Yates shared a story from a recent trip to Silver City, N.M., an “arts town” with a monthly gallery walk and downtown business program comparable in size to Brattleboro. It also has a Main Street with one out of four storefronts vacant.

“It helped put things in perspective of how great Brattleboro’s downtown is,” said Yates.

Peter Johnson, economic restructuring committee member and owner of Emerson’s furniture store, talked about BaBB’s continuing work on Elliot Street.

“We’ve noticed serious changes. This summer was much more pleasant,” he said.  

But, he cautioned, merchants are seeing some troubling behavior return, and they expect to see more as the police presence eventually dwindles. He said the restructuring committee is working on budgets for items they can take action on.

Christopher Grotke, of the promotions committee, said the committee has not spent money on promotions lately, opting instead for research and strategy building.

“We don’t want to spend money without knowledge,” he said.

In the meantime, the committee is working toward an ad campaign.

BaBB has also increased its use of electronic media with e-mail announcements and electronic postcards to people making enquiries to the BaBB website.

Bob Prohaska, of the River Garden committee, said the goal is to make the River Garden a source of revenue, or at least revenue neutral. There is more work to do, he said, but this year, money from rentals increased by 141 percent over last year.

Strengths and weaknesses

Livermore and BaBB board president Gail Nunziata, managing director of the Brattleboro Arts Initiative, guided members through a brief exercise listing the town’s strengths and weaknesses.

On the strengths side, members listed Brattleboro’s national recognition, a courageous retail center, historical buildings, good mix of indoor and outdoor activities, an active and loved downtown, its proximity to Interstate 91 and the people.

For challenges, members listed lack of cell phone and broadband Internet coverage, a need to attract and maintain a younger population, a need for better quality jobs and wages, the potential economic impact of Vermont Yankee’s closure, opportunities to buy what people want elsewhere — such as Keene, N.H., and not enough feet on the street to support businesses adequately.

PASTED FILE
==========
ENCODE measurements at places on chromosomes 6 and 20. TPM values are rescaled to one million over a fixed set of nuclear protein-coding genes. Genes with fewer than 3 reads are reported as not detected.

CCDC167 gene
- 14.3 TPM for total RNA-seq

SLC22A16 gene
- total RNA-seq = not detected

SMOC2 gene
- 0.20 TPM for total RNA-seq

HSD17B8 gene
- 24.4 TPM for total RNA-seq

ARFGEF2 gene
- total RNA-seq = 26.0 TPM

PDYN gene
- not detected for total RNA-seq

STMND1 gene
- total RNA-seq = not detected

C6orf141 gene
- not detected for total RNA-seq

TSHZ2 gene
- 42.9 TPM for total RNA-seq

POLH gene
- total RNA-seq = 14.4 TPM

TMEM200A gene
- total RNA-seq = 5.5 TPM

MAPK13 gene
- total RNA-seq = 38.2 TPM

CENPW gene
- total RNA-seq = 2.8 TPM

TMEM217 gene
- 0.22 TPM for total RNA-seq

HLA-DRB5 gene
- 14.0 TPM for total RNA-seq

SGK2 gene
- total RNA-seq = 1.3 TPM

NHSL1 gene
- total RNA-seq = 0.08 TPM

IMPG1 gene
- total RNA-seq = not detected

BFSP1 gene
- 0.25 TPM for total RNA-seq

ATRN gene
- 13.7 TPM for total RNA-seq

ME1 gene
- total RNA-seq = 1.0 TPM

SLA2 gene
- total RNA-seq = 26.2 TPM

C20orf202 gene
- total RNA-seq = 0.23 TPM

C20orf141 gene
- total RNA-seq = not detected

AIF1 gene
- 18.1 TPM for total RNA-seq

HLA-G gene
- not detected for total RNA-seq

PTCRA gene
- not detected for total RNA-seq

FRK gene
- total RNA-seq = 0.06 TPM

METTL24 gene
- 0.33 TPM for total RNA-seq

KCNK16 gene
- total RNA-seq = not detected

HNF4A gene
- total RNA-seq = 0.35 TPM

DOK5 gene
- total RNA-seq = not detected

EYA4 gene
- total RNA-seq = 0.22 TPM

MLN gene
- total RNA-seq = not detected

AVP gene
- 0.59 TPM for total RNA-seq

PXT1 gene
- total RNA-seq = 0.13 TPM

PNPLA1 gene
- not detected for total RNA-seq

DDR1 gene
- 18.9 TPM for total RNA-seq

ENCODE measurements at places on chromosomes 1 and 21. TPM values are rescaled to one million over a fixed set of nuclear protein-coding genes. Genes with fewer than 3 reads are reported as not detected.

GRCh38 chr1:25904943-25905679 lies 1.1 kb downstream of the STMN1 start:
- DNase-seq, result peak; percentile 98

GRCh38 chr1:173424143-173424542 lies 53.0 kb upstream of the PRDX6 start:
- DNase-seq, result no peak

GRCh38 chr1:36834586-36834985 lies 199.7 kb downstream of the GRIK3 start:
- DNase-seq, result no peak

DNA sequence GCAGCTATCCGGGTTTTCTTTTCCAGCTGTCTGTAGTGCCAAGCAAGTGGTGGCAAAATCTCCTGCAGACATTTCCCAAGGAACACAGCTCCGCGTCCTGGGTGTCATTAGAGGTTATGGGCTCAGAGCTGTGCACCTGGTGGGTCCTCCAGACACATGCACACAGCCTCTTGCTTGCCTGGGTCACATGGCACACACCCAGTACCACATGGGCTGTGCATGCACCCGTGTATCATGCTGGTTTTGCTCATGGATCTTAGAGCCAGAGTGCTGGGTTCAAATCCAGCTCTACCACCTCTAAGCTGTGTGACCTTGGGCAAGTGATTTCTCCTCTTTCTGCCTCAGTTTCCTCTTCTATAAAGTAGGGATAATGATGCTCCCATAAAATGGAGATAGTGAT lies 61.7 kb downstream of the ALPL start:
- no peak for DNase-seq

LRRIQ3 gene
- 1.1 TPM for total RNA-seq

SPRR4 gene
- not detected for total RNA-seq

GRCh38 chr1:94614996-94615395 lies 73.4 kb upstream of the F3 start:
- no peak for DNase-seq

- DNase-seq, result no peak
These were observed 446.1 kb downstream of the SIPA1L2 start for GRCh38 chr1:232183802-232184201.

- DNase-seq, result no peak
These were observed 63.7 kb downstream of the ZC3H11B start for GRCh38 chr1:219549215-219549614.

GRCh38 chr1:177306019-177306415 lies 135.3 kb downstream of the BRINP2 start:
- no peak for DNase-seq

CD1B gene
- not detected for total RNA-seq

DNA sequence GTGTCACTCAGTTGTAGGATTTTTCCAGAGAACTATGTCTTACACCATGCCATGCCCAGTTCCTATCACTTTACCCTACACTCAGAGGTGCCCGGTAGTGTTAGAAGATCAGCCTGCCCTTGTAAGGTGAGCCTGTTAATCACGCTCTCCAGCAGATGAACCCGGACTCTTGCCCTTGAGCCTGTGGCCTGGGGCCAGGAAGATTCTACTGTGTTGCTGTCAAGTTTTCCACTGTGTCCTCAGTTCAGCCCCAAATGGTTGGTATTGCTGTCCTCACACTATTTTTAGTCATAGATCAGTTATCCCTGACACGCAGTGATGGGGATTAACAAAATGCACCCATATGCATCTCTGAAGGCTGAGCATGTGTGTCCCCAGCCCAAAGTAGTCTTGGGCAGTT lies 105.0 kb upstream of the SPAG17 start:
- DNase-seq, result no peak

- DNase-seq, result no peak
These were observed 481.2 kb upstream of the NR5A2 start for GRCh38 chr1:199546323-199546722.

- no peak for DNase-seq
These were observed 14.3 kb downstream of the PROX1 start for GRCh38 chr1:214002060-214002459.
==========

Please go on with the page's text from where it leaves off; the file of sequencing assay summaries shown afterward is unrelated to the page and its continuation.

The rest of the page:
Members also recognized retiring BaBB officers and directors Peter Blackmore, Peter Richards and Don Webster.

Prohaska, Grotke and Sean Conley were elected to the Board of Directors.

Yates received the Larry L. Cooke Memorial Service Award. He received a standing ovation from the membership.

After the meeting, Livermore said BaBB is looking to increase its membership.

Downtown property owners automatically receive membership in the organization, but she hopes other people become involved, such as tenant businesses and downtown residents.

Residents have a “huge stake” in downtown, she said.

“They would do well to get more active, and we’d love to have them,” she said.

In conversations with business owners, said Livermore, it is clear the old patterns of business are changing. Weeks once busy see no customers, while traditionally slow weeks can have wall-to-wall people.

“We’re [Brattleboro] staying afloat. We have a lot, but we need more,” said Livermore.

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Originally published in The Commons issue #70 (Wednesday, October 6, 2010).